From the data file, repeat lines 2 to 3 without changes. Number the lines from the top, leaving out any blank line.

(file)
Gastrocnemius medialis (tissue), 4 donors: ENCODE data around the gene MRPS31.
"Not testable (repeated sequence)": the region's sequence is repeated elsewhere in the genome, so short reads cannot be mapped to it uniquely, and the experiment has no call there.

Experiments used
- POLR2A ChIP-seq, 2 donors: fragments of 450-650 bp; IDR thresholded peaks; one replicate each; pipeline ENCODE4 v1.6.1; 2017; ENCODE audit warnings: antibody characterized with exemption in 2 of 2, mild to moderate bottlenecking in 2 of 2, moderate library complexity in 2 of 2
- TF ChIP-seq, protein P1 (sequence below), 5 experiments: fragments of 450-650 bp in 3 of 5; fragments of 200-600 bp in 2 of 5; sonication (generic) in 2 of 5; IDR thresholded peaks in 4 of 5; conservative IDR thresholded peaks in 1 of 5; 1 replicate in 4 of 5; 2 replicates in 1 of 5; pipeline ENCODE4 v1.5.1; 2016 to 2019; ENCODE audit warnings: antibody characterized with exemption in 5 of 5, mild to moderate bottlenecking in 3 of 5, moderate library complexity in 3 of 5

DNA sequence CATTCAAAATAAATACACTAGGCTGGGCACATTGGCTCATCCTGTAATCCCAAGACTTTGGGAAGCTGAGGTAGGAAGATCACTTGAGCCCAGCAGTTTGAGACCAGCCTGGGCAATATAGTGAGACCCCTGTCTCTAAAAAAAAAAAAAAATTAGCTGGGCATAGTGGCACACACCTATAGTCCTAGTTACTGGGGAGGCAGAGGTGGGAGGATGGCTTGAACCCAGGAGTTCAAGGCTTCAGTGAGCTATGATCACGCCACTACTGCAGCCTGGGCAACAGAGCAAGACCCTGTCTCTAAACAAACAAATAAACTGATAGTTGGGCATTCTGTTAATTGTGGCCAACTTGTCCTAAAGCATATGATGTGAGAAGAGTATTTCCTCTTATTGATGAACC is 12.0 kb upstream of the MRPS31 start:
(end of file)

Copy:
"Not testable (repeated sequence)": the region's sequence is repeated elsewhere in the genome, so short reads cannot be mapped to it uniquely, and the experiment has no call there.

Experiments used